Southeast Asian primates appear to be one of the most successful mammals in the dynamic paleoclimatic changes since at least 1 mya. Human and non-human primates reflect the complex history of a wide range of ecological and geographic variation, which presents to be the source of different systematics and biogeographic models. The past combinative effects of geographic factors (latitude, bathymetric barrier, and duration of island isolation), periodic sea level changes, and the contribution of human and/or non-human primate interaction are crucial subjects in studying the north-to-south, which is from continental to archipelago of Sunda Shelf, dispersal events and phylogeographic analysis of human and non-human primates. Cranial size and shape difference between Homo erectus in mainland and island displays peculiarity on the effect of insularity. Data analyses on cranial landmarks of three non-human primate genera provide more clear resolution to reconstruct the complete scenario, whereby insular primates are dispersed and adapted to their present biogeographical distribution.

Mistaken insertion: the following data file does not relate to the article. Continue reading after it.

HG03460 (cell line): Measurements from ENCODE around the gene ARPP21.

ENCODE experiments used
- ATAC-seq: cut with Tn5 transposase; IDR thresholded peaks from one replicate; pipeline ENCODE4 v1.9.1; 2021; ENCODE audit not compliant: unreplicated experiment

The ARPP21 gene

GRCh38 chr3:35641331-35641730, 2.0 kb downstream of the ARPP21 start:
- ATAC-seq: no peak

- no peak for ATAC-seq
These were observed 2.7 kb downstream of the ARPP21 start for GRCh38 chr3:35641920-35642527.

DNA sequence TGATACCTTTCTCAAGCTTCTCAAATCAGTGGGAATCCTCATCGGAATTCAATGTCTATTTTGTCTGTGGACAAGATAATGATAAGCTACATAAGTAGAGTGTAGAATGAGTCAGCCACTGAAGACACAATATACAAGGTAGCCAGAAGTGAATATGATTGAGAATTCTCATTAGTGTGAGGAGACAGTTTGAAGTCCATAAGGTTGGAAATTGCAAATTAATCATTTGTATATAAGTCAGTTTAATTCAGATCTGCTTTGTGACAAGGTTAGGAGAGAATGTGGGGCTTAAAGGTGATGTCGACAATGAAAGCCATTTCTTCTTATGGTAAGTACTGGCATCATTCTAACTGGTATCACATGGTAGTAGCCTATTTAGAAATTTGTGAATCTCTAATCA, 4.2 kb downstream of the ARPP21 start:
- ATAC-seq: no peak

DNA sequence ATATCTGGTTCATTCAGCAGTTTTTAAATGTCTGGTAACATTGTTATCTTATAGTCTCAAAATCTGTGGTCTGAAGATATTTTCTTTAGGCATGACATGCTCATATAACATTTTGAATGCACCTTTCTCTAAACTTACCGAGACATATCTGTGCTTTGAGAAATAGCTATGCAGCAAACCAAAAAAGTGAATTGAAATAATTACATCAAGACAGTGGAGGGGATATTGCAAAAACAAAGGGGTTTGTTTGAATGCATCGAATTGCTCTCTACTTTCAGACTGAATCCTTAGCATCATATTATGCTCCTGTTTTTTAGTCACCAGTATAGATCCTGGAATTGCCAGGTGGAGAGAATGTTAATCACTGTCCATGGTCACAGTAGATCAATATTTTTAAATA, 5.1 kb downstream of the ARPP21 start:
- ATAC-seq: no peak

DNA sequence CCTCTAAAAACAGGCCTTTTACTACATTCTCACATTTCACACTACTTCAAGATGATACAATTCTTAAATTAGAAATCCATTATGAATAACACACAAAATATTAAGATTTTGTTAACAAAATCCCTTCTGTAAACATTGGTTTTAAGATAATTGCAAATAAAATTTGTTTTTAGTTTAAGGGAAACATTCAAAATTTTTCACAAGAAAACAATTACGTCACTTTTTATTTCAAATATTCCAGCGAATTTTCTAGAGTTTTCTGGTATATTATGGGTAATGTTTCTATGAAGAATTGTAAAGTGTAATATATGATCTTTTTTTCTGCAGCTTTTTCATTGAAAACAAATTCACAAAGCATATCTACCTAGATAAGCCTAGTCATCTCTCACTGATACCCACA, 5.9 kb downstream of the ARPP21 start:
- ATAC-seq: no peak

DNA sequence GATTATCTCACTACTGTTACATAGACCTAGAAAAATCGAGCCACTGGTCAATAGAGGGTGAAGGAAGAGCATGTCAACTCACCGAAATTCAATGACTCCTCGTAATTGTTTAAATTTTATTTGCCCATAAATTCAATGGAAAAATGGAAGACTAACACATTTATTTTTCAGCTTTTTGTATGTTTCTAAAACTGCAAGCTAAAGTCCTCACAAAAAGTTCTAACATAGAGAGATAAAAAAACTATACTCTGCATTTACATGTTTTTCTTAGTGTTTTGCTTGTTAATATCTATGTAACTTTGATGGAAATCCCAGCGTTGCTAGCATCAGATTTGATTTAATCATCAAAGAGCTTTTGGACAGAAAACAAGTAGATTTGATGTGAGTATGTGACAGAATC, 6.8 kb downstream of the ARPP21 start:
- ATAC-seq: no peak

Part of the book: Pleistocene Archaeology